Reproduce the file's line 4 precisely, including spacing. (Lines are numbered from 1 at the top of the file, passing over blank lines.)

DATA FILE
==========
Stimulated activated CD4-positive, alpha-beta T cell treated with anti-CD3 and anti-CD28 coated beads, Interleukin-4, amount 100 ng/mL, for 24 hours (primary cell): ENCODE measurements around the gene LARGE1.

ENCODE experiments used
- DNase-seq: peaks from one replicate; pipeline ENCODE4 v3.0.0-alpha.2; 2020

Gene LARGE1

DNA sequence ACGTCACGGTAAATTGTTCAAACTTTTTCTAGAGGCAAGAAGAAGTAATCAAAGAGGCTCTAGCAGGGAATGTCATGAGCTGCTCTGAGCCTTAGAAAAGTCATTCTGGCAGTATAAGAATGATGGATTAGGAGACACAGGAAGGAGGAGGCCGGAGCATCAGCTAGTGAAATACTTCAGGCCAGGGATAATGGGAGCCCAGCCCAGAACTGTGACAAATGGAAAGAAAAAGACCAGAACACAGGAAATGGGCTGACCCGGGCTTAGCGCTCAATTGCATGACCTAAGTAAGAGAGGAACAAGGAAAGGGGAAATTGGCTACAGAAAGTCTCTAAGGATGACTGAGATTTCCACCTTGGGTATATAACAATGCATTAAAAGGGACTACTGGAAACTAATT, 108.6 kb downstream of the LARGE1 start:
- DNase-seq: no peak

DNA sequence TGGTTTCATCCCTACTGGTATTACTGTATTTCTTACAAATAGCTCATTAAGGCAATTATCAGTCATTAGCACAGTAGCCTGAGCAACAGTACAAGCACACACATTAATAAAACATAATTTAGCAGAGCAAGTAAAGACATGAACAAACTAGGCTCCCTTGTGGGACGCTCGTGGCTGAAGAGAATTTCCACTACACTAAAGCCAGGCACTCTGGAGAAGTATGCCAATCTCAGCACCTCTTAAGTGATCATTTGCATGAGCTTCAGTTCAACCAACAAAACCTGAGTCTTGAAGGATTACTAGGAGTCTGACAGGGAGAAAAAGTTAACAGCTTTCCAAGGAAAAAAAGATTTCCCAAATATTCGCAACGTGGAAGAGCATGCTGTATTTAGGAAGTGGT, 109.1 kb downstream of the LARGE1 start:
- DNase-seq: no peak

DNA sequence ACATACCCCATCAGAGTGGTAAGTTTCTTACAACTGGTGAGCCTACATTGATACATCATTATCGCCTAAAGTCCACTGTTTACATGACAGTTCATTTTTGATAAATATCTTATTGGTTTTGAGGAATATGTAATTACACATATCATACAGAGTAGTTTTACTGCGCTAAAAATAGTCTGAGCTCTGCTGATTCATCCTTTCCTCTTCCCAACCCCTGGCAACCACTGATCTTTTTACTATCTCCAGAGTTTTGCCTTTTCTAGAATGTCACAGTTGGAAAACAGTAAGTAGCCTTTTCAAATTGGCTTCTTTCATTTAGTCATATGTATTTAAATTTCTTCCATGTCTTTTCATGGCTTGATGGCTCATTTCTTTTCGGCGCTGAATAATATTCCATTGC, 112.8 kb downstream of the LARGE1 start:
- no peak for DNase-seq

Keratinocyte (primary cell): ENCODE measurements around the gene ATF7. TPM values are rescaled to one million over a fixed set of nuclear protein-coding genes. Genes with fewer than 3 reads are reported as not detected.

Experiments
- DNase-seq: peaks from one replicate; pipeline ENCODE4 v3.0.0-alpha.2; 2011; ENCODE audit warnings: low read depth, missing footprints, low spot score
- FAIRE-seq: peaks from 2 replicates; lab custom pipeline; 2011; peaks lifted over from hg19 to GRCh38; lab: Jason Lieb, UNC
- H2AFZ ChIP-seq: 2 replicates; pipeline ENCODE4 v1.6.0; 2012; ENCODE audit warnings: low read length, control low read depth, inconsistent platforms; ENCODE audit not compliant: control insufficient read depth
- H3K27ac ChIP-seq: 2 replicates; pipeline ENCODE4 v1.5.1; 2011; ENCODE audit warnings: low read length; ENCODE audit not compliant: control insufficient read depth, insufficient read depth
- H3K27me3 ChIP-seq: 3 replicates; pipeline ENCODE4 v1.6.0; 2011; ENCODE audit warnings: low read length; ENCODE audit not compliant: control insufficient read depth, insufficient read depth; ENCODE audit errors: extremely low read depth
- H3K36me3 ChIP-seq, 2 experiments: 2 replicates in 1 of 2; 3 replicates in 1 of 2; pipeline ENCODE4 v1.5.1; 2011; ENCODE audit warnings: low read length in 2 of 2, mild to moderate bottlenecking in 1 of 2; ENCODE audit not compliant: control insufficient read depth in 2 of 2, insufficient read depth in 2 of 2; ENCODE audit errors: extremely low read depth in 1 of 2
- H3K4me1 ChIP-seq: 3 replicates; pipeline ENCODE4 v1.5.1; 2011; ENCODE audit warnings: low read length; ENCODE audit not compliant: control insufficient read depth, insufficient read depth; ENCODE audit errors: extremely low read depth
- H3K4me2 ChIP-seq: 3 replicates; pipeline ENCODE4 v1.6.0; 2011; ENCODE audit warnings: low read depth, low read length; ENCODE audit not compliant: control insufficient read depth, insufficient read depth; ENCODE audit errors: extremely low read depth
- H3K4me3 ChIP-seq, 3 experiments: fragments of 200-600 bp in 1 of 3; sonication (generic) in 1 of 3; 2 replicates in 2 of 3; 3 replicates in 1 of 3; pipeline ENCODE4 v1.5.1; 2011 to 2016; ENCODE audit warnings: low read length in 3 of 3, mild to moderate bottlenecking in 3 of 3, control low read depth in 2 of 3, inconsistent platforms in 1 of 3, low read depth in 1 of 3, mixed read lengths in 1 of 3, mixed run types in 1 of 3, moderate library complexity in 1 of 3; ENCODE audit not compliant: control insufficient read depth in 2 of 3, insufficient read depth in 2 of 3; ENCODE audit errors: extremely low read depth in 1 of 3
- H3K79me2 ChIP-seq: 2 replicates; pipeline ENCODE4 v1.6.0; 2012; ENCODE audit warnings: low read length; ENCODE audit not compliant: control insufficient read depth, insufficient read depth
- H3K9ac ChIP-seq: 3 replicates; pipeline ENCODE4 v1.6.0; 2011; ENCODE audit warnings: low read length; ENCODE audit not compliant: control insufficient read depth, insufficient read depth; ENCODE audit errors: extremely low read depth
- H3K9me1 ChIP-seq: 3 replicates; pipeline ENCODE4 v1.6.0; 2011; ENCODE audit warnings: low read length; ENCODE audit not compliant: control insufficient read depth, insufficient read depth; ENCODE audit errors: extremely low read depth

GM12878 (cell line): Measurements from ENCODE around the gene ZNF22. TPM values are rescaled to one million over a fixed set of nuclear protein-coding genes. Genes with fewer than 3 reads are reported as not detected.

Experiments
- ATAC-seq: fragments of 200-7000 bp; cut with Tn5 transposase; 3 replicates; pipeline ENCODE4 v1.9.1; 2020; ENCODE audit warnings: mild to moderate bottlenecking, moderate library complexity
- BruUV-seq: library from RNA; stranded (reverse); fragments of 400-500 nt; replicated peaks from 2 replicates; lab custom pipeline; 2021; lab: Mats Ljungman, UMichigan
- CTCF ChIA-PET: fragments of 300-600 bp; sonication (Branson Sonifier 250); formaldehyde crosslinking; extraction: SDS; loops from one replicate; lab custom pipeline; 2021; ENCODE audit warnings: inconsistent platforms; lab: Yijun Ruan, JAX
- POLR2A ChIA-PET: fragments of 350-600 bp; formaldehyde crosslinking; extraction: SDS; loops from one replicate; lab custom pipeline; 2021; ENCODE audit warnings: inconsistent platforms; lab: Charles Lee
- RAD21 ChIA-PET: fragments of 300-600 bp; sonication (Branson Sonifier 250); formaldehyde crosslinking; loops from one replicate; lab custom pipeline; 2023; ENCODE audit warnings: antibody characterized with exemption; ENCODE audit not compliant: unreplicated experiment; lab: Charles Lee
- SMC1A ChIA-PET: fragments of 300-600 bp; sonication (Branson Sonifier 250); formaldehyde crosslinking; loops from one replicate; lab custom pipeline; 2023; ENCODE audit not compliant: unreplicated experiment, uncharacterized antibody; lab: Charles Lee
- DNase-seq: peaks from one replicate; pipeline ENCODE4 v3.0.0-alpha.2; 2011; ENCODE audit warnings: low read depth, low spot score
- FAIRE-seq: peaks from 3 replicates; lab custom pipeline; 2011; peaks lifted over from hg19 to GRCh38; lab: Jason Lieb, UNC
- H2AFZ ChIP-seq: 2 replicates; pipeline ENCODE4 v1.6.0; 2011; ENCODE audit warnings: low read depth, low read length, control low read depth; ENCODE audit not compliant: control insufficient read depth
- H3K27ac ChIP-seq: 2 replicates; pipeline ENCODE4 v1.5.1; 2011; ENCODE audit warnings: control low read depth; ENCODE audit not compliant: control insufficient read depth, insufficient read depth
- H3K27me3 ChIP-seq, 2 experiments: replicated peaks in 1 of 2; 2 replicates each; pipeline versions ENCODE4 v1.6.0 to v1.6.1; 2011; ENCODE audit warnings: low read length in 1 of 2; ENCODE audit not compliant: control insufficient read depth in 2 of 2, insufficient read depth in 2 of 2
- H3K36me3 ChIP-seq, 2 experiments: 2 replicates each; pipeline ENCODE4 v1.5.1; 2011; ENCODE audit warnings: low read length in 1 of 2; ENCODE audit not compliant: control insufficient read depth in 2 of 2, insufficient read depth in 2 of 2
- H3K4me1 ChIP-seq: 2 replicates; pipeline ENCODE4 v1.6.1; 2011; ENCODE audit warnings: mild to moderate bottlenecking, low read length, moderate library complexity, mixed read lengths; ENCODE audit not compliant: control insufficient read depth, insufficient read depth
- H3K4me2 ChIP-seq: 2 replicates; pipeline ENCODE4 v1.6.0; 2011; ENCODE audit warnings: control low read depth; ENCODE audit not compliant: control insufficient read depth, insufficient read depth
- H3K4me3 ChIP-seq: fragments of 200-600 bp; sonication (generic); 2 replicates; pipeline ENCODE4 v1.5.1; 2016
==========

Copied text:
Gene LARGE1